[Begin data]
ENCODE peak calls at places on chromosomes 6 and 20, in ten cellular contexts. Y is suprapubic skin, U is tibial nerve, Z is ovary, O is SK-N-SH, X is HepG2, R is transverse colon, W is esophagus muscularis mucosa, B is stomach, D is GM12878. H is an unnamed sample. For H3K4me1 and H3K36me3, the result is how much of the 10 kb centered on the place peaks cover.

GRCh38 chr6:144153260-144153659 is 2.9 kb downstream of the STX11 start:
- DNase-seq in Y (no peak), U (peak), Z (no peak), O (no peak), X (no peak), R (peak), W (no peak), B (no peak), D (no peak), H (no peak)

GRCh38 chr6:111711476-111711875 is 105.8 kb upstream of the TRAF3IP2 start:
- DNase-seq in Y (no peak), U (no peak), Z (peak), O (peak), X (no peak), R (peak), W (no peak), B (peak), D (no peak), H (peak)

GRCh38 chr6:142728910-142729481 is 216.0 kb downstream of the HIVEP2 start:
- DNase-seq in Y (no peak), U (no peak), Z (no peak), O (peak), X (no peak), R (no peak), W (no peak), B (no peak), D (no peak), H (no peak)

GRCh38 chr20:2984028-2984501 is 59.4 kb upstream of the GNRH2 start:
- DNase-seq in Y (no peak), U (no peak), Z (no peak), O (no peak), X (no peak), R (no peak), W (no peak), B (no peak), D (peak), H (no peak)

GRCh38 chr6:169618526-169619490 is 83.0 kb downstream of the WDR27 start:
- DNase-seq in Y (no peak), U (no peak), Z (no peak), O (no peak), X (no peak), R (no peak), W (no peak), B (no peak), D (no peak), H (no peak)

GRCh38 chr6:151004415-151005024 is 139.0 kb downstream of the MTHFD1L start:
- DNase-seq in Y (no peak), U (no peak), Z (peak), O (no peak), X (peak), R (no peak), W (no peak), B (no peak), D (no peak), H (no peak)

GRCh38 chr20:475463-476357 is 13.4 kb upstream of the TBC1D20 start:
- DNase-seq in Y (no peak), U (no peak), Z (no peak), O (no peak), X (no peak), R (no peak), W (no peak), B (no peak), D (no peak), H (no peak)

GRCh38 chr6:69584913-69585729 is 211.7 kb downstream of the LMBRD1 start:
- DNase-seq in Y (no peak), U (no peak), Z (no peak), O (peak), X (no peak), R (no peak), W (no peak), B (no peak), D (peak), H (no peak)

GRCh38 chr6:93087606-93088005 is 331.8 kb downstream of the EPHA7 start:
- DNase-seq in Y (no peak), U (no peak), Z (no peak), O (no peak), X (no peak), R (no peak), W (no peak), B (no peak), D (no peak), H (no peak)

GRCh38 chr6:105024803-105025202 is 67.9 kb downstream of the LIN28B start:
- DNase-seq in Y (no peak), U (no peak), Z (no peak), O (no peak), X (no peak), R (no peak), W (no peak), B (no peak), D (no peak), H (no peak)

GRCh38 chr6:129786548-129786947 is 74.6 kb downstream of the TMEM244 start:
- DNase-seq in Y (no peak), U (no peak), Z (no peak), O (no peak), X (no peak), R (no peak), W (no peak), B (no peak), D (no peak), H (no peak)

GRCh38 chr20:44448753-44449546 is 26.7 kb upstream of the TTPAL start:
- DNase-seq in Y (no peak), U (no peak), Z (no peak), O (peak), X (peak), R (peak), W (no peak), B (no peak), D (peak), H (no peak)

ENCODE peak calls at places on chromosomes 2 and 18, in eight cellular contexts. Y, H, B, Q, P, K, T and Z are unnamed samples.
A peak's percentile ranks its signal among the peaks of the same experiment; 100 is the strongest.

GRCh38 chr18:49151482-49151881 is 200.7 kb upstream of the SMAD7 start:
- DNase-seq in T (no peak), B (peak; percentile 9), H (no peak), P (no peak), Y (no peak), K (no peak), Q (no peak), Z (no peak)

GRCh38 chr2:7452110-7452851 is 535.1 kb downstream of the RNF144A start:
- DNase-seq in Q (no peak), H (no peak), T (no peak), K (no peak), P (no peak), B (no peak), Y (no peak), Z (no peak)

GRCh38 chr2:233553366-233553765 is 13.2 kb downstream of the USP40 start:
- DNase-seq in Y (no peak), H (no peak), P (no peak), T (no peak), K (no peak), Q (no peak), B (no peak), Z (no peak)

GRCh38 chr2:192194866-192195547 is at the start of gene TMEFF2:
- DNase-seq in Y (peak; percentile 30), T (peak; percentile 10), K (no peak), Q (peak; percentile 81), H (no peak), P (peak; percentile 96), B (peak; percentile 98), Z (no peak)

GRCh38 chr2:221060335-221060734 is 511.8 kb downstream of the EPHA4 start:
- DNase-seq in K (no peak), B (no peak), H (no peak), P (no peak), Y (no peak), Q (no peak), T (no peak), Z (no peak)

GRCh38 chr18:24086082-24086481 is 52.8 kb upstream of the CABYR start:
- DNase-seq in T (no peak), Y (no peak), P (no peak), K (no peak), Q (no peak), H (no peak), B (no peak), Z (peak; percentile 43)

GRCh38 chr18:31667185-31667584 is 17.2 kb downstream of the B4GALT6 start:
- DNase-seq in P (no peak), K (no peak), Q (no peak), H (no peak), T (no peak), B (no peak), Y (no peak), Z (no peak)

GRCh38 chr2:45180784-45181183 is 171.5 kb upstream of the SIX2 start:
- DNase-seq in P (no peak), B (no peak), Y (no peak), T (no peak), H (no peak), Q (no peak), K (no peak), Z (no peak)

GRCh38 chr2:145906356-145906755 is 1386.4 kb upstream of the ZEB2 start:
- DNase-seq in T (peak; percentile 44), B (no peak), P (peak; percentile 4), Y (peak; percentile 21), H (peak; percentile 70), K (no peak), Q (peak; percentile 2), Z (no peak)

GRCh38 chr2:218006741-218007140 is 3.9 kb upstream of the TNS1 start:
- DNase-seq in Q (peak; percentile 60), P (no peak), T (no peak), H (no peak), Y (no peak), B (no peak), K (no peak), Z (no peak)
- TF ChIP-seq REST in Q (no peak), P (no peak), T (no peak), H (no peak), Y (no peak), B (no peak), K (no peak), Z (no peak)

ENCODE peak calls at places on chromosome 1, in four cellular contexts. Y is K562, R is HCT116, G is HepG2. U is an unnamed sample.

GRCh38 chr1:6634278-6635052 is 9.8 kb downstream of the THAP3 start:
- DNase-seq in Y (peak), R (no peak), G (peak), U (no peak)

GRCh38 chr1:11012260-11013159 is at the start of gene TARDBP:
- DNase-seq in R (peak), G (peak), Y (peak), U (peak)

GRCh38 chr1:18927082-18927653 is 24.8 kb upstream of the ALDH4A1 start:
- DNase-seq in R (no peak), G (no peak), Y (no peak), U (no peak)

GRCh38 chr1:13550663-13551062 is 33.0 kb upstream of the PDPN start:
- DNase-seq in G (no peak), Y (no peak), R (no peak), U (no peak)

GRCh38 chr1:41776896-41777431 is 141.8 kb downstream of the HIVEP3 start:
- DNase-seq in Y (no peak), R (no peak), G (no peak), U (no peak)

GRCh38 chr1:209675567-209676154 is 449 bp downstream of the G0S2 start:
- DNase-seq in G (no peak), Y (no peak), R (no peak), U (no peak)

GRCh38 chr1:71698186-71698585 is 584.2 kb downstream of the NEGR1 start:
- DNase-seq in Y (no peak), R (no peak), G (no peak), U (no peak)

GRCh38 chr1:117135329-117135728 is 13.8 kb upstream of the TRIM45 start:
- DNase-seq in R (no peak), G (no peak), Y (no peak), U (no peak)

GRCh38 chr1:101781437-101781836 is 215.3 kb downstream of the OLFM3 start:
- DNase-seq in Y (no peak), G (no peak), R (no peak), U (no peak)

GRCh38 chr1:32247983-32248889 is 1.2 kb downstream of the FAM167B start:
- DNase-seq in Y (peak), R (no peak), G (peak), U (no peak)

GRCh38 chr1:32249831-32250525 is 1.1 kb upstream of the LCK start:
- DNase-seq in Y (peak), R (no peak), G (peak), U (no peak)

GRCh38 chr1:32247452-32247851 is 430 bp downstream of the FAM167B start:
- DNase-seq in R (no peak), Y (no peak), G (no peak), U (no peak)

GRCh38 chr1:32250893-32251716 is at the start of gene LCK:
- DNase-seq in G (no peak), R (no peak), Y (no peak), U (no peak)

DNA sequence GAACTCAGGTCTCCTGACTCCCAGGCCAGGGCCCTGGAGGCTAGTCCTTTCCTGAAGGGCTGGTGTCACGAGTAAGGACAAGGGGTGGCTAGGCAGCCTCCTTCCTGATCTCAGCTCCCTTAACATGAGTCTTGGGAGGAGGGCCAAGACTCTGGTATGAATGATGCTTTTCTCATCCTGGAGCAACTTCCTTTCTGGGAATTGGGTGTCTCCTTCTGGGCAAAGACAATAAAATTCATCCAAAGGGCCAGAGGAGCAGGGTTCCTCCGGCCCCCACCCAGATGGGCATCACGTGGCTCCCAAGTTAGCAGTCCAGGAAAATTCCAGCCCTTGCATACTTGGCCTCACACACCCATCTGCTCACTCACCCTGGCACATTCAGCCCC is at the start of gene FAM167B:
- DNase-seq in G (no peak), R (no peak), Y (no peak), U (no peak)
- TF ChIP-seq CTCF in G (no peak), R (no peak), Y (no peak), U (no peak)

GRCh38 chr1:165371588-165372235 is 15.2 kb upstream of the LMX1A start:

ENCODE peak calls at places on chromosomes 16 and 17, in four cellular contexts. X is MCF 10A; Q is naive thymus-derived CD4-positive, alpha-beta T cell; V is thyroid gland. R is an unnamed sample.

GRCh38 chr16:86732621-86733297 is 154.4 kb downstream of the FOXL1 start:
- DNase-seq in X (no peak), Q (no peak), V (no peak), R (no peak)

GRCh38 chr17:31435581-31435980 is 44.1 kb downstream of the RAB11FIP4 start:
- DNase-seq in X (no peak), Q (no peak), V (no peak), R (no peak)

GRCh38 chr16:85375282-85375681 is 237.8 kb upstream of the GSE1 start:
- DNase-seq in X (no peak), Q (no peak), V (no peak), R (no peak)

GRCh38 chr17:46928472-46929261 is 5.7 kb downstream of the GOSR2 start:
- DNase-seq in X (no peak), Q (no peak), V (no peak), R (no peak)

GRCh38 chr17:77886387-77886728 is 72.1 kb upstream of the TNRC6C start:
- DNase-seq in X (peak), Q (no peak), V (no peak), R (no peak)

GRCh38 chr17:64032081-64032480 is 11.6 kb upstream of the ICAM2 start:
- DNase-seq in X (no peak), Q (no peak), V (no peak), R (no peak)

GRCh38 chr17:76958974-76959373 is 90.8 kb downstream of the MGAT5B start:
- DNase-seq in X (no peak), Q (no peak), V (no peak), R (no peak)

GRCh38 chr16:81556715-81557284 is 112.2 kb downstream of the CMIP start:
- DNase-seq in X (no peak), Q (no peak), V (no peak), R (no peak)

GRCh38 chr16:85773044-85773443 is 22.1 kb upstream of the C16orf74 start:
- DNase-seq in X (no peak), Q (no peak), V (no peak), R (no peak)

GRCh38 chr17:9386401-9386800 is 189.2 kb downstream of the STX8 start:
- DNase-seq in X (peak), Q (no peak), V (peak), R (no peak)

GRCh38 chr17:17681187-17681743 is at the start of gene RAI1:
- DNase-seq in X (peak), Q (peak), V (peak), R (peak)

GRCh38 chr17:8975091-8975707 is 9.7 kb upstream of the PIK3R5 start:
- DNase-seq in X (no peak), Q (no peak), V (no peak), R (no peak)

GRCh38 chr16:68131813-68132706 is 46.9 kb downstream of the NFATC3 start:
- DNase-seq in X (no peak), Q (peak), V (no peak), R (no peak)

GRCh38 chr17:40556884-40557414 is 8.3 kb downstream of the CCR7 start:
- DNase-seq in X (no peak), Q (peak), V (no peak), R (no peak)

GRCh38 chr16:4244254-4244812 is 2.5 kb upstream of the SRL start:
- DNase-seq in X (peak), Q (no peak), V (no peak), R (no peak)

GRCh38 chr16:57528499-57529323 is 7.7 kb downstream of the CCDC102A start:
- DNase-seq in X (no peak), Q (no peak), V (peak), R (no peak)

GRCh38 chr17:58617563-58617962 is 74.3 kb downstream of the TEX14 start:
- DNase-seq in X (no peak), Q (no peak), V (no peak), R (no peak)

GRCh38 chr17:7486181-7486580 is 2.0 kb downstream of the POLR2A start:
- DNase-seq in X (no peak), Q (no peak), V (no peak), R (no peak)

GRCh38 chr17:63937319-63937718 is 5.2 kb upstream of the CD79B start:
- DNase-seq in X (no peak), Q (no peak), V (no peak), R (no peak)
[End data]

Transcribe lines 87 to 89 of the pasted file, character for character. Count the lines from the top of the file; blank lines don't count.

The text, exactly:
GRCh38 chr17:46928472-46929261 is 5.7 kb downstream of the GOSR2 start:
- DNase-seq in X (no peak), Q (no peak), V (no peak), R (no peak)

GRCh38 chr17:77886387-77886728 is 72.1 kb upstream of the TNRC6C start: